Known Years of Operation

Sep 25, 1923 - Present

Number of Seats



Partride and Morrison, Claude "Dude" Smith

Additional Facts

  • Huge fire in 1924, causing $35,000 worth of damage

On September 25, 1923, The Coliseum theater opened in Tillamook by the firm of Partridge & Morrison in the Beal Building in Tillamook, Oregon. The theater seated 750 people and was built by Frank Hyde, a local architect in the area, while B.F. Shearer Inc. of Seattle was in charge of the equipment, decoration, and lighting of the movie house(1). The theater was scheduled to open on August 15, but because of delays the opening of the theater was held officially on the 25th of September. A few years later in 1927, L.E. Partridge purchased the interest of his partner Morrison (2), and continued to run the theater by himself until 1934.

News Notes from the North West
Moving Picture World, 12 May 1923. p. 187-188. Media History Digital Library.

The Coliseum had a unique run as a movie house and held many exclusive events throughout its time as a popular theater in Tillamook. For example, in 1924 The Coliseum held a special program sponsored by the Kiwanis Club, during which the film Boy O’ Mine played on the night of May 14. The Kiwanis Club advertised that Anthony Euwer (humorist and Portland author) would also make an appearance and that there would be local entertainment in addition to the movie (3). The Coliseum also held meetings and conventions for groups like The Elks, who held their own meetings at the theater(4). The American Legion also arranged for a film to be played at the theater in observance of Armistice Day, which marked the armistice signed between the Allies of World War I and Germany at Compiègne, France on November 11, 1911. After the film was shown a dinner was put on by the Legion Auxiliary for veterans of war (5).

While the theater had many successes during its time as a successful movie house, there were also a few obstacles that The Tillamook Coliseum had to overcome. On July 4, 1924, it was reported that a fire broke out around 8pm in the basement of the building next to The Coliseum. The fire was only noticed because owner Morrison was headed into the basement when the fire started, and he immediately notified the fire department about the disaster. The theater was filled to capacity with all of the holiday visitors for the 4th of July, and panic began to fill the theater as the audience saw smoke coming from below the stage. Mr. Morrison quickly mounted the stage and told the audience that “a blaze had started in an adjoining building, that there was no immediate danger, and warned the audience to leave without disorder.” At that same time the organist, Merle Harrington, struck up a lively tune and continued to play while the audience left the theater until it was completely empty.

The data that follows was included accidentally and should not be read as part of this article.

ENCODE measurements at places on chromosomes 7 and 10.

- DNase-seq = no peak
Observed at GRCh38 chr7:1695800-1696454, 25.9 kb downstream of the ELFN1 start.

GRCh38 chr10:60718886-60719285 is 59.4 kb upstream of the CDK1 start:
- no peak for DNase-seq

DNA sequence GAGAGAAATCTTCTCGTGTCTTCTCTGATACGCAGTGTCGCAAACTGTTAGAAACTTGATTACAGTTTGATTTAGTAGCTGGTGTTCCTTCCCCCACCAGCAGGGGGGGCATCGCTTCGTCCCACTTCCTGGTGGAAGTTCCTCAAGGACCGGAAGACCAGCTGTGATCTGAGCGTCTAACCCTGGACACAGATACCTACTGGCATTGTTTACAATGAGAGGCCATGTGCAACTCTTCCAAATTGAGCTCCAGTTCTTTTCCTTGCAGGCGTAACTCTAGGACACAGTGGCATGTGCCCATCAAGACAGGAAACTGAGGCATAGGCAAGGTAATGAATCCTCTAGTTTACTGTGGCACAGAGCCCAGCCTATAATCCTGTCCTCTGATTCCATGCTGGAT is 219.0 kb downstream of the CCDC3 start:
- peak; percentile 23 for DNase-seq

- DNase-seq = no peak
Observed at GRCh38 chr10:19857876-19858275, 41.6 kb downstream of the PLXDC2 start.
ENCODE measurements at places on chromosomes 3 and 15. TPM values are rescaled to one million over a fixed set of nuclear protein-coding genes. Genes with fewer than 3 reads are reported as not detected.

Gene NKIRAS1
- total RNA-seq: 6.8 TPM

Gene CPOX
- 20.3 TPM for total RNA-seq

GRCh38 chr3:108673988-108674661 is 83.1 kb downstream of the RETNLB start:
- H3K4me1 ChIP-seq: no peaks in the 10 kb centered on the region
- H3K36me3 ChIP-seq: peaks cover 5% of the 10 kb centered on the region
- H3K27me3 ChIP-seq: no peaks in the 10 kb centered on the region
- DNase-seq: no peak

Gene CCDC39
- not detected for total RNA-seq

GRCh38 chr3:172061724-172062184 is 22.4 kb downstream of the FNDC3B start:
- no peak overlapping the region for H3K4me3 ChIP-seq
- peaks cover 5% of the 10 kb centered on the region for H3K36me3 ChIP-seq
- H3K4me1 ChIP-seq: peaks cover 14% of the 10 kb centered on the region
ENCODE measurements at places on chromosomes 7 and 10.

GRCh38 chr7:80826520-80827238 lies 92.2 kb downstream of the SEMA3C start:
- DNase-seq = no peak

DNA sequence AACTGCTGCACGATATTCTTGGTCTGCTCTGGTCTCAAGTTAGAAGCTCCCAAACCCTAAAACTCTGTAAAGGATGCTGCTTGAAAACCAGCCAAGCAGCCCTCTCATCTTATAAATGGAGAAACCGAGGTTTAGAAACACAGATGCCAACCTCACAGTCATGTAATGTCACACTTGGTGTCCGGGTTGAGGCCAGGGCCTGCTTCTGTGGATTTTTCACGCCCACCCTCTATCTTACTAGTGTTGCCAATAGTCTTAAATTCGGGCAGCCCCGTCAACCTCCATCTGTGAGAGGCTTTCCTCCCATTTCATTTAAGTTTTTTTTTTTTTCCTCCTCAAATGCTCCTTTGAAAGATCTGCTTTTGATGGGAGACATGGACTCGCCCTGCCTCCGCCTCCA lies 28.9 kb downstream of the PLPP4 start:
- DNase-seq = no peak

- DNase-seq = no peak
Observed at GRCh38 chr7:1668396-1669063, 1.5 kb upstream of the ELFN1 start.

tillamook coliseum
Image Courtesy of Cinema Treasures

The blaze was believed to have started in a pile of rubbish that was sparked in the basement of the building next door. The firemen came as quickly as they could, but the blaze had already burned through to the second floor and extensive damage had been done . So extensive was the damage that the property loss of the theater was estimated at $35,000. Despite the extensive damage, however, The Coliseum was able to bounce back from the flames and continued to play films and hold special events for the community once the damage was repaired. After Partridge’s reign over The Coliseum for nearly 10 years, he decided to lease the theater/building to a gentlemen named Claude “Dude” Smith in 1934, and the theater continued to prosper with Smith running and managing the theater(6).

Works Cited

  • 1. “New Notes from the Northwest.” Moving Picture World, 12 May 1923, p. 187-188.

  •  2. “Portland, Ore.,” Moving Picture News, 19 August 1927, p. 536.


  • 3. “Club Books Boy Film,” The Sunday Oregonian, 27 April 1924, p. 4.


  • 4. “Fishing Trips Planned,” The Sunday Oregonian, 10 August 1924, p. 23.


  • 5. “The Citizen Veteran,” The Sunday Oregonian, 8 November 1925, p. 22.


  • 6. “News of the Day.” The Film Daily, 13 September 1934, p. 12.